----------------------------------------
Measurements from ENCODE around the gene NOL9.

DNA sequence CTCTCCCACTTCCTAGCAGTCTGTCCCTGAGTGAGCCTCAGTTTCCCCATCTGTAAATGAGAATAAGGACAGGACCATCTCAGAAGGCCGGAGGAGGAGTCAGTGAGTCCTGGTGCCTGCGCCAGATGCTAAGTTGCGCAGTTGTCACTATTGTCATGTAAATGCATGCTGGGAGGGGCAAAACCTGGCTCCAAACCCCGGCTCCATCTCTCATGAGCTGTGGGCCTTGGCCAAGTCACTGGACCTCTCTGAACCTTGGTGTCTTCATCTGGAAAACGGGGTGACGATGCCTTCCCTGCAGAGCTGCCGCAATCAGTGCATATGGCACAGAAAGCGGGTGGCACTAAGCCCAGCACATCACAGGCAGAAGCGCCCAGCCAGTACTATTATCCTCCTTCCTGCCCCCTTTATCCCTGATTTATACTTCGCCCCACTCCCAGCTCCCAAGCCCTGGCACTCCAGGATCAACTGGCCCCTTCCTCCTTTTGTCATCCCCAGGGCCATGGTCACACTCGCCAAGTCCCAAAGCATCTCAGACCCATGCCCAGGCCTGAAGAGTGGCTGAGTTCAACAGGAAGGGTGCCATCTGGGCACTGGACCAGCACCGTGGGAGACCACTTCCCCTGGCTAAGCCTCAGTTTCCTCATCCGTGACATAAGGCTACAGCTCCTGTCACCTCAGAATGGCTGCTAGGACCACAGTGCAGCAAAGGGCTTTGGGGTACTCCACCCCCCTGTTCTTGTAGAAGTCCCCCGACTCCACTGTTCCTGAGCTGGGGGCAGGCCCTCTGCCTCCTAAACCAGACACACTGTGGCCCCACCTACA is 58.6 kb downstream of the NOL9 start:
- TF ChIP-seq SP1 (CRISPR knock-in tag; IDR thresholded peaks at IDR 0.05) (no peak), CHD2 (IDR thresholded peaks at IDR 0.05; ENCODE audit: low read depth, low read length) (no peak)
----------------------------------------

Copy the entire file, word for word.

Measurements from ENCODE around the gene NOL9.

DNA sequence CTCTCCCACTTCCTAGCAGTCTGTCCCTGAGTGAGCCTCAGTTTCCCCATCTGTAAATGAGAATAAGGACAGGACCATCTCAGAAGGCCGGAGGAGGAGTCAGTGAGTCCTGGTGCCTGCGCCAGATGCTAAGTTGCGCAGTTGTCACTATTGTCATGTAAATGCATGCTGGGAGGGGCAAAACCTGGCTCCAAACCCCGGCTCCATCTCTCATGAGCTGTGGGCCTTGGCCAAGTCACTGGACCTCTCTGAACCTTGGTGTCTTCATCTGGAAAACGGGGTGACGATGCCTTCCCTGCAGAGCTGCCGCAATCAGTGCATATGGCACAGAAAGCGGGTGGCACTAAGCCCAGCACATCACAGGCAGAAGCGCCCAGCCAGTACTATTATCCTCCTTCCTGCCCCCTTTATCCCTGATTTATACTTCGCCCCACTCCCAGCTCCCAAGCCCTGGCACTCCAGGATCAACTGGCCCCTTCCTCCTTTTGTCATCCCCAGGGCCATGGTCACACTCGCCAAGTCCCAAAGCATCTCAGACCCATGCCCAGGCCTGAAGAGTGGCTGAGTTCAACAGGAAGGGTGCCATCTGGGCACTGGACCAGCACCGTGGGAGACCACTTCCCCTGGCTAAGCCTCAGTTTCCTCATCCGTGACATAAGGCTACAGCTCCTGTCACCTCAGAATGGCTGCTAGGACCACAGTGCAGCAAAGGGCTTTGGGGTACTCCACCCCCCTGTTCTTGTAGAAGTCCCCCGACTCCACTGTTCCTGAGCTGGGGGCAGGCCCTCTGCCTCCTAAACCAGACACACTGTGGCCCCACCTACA is 58.6 kb downstream of the NOL9 start:
- TF ChIP-seq SP1 (CRISPR knock-in tag; IDR thresholded peaks at IDR 0.05) (no peak), CHD2 (IDR thresholded peaks at IDR 0.05; ENCODE audit: low read depth, low read length) (no peak)